The Declaration of Independence that was signed on July 4th, 1776 did not represent the culimination of a practical policy decision to separate from Britain. It was a response--an angry, desperate response--to British oppression of North American colonists. Here are ten specific British policies to which the signers of the Declaration of Independence were responding.
1. Taxation Without RepresentationTo fund its military projects, and to assert its control over an increasingly independent group of colonies, Britain began to enforce painfully high taxes and tariffs on such goods as molasses, paper, sugar, and tea. With no representation in Parliament, American colonists who felt the taxes to be excessive had no recourse other than civil disobedience.
2. No Free TradeDuring the 18th century, Britain was an empire in competition, sometimes militarily and sometimes economically, with other empires. In order to prevent other nations from benefitting from the North American colonial market, Britain brought its navy to bear against U.S. attempts to purchase non-British goods. Given the prohibitively high trade tarrifs enforced by Britain (see below), this policy was for all practical purposes unenforceable.
3. Unlimited Search and SeizureTo discourage smuggling, the British government awarded Writs of Assistance to British officers in the colonies. The Writs gave officers the power to search any residence or building, without warning or supervision, and to confiscate whatever they deemed to be smuggled or otherwise improperly obtained goods. This widely abused policy would ultimately inspire the Fourth Amendment to the U.S. Constitution.
4. Destruction of Colonial GovernmentThe governments of the colonies, unrepresented in the British system and remote from the imperial legislative process, began to create their own elected bodies. The British government did not care for this idea, and took extra measures to see to it that local elected colonial government did not achieve autonomy, even with respect to matters that did not directly affect the larger British Empire.
5. Oppression of Political ProtestersAs colonial protest against British government became more common, British colonial law enforcement authorities took measures to crack down on dissent. Among the more infamous examples of this were the 1769 imprisonment of Alexander McDougall (on "libel" charges) for his work To the Betrayed Inhabitants of the City and Colony of New York, and the 1770 Boston Massacre in which British troops fired on a crowd of colonial protesters, killing five.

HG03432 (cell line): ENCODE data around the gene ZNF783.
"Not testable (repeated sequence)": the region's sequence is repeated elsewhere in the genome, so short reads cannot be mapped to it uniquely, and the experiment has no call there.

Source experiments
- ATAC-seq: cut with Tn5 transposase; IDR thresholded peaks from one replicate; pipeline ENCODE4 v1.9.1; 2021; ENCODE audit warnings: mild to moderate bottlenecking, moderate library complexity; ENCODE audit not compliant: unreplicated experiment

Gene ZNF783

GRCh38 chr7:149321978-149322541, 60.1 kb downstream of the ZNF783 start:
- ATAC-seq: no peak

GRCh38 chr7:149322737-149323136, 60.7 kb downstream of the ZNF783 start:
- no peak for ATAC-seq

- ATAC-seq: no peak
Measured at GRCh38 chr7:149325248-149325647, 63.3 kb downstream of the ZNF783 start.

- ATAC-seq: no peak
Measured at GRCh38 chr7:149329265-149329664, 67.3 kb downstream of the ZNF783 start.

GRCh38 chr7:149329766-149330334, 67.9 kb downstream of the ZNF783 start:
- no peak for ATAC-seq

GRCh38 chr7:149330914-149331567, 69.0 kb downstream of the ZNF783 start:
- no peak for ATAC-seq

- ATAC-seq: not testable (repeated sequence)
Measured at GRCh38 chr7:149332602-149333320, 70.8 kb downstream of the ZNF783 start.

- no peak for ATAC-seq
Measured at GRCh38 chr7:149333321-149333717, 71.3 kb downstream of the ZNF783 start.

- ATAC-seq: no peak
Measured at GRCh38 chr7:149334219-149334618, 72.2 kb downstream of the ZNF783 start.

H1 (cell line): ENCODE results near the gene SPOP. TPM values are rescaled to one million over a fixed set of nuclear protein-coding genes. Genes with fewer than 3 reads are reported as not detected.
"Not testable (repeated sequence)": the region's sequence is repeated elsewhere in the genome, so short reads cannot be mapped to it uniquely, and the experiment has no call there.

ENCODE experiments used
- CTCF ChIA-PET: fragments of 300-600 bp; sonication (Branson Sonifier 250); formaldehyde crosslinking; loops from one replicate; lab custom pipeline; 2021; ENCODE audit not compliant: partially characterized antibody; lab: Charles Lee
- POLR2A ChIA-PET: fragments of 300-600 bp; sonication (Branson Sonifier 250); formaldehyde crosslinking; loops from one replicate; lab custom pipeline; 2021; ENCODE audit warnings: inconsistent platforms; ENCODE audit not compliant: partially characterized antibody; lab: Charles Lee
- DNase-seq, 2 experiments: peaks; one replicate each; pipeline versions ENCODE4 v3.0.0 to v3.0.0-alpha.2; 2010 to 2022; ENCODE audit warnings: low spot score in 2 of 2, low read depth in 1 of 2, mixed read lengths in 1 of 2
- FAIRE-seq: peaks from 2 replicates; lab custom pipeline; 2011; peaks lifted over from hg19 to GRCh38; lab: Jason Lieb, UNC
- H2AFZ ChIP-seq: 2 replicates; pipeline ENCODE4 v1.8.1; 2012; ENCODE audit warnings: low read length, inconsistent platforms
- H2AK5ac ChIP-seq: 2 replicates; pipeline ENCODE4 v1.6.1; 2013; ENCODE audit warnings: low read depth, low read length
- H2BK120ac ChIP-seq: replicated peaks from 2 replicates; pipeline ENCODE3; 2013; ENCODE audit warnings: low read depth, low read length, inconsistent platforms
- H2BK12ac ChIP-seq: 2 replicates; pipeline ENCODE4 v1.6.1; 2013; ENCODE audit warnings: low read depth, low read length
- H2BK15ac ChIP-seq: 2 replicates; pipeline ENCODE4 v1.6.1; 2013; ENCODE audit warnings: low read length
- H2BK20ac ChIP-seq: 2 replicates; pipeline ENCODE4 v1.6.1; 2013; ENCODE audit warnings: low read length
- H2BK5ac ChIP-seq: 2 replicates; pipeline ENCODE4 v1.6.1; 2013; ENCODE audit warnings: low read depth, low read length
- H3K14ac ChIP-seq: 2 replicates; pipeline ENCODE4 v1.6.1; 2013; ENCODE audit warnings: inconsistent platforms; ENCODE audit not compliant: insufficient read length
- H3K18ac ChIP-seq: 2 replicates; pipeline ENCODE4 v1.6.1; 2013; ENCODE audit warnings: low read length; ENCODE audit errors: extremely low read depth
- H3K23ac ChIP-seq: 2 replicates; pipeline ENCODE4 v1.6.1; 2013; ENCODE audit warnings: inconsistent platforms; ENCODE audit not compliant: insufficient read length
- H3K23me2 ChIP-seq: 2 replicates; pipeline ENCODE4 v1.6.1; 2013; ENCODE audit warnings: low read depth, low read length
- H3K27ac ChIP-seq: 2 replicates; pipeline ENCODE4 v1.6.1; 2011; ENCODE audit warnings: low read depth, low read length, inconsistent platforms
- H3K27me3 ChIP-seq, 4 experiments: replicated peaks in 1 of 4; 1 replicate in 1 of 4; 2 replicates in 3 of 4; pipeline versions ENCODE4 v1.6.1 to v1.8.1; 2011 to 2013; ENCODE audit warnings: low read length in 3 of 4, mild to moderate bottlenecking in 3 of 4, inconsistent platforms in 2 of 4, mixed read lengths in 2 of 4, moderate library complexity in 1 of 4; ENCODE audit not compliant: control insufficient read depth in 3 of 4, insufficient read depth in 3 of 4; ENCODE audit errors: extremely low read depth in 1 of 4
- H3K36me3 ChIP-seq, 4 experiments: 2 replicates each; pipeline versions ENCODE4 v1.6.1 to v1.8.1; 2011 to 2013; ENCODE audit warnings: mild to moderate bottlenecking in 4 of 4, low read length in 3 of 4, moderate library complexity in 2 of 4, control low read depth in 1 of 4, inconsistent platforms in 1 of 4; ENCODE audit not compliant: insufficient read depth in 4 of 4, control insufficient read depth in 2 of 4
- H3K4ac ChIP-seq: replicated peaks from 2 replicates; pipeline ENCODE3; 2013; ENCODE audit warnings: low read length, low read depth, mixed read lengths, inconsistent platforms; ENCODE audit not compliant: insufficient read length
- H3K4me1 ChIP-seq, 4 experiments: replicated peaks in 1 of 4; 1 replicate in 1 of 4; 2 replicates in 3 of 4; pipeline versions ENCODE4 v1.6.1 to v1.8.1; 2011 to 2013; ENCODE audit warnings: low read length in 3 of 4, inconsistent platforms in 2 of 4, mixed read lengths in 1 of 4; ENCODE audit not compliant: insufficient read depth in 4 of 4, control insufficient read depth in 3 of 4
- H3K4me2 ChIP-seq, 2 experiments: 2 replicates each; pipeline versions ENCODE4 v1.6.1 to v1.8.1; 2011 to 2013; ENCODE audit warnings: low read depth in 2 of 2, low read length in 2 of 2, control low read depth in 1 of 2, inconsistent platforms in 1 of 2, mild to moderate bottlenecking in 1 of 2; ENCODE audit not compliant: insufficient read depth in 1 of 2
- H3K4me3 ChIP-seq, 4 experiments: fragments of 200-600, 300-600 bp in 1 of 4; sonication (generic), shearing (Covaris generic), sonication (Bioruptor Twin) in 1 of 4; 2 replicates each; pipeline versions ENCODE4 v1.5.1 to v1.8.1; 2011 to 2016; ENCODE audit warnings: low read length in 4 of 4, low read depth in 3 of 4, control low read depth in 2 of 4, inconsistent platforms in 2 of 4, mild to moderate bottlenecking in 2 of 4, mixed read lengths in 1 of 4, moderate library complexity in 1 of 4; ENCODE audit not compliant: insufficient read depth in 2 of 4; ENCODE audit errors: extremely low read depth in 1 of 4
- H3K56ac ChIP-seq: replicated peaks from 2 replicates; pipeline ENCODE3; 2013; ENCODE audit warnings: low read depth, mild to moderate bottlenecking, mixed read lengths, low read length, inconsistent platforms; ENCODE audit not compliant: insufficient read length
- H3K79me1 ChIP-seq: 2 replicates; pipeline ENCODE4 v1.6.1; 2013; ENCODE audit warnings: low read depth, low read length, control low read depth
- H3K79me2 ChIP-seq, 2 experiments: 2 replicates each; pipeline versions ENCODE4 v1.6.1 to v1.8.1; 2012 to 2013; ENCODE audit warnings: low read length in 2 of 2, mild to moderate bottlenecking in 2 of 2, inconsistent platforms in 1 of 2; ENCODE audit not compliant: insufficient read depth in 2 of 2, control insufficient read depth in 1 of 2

6. Immunity for Corrupt and Abusive British OfficersThe Boston Massacre trial was an interesting spectacle. Eight British soldiers were accused, but defended by the future president John Adams, who won acquittal for six of the eight and the equivalent to a dishonorable discharge for the other two. Still, British leaders were concerned enough to pass a law mandating that any British officers accused of an offense be tried in England (where witnesses would be hard to find) rather than in the colonies.
7. Direct Control of the Criminal Justice SystemOver a period of decades, as distrust of colonial authorities grew, the British government began to deny jury trials and place both verdicts and punishments in the hands of judges. As time wore on, the British government also took measures to ensure that those judges would be selected, paid, and supervised by British rather than colonial authorities.
8. Guilty by ParliamentCentralized British control of the criminal justice system, with no possibility of trial by jury, may seem to suggest that colonists were at the mercy of British officers--but the truth is that they always had been. By sheer fiat (through resolutions called Bills of Attainder), Parliament could declare any person to be "tainted," imprisoning or even executing the subject and confiscating all of his/her property without trial.
9. Forced Quartering of SoldiersFrom the beginning, colonies were held responsible for hosting facilities to house British soldiers. But as colonial dissent began to grow, the British government mandated a new and far more distressing requirement: Individual colonists would be required to let British soldiers live in their private homes. In the wake of the Boston Massacre, and given the particular sense of conflict in the pre-Revolutionary years, this was as traumatic as it was inconvenient.
10. Closure of the Boston PortColonial and British tensions came to a head when sixty colonists, dressed up as American Indians, protested high tariffs and the British monopoly on imported goods by dumping 342 crates of tea delivered by the British East India Company into the Atlantic Ocean. The event, referred to as the Boston Tea Party, provoked Parliament to pass a law closing the Boston port until the colonies managed to gather up enough money to pay for the tea. To this day, the tea debt has not been paid.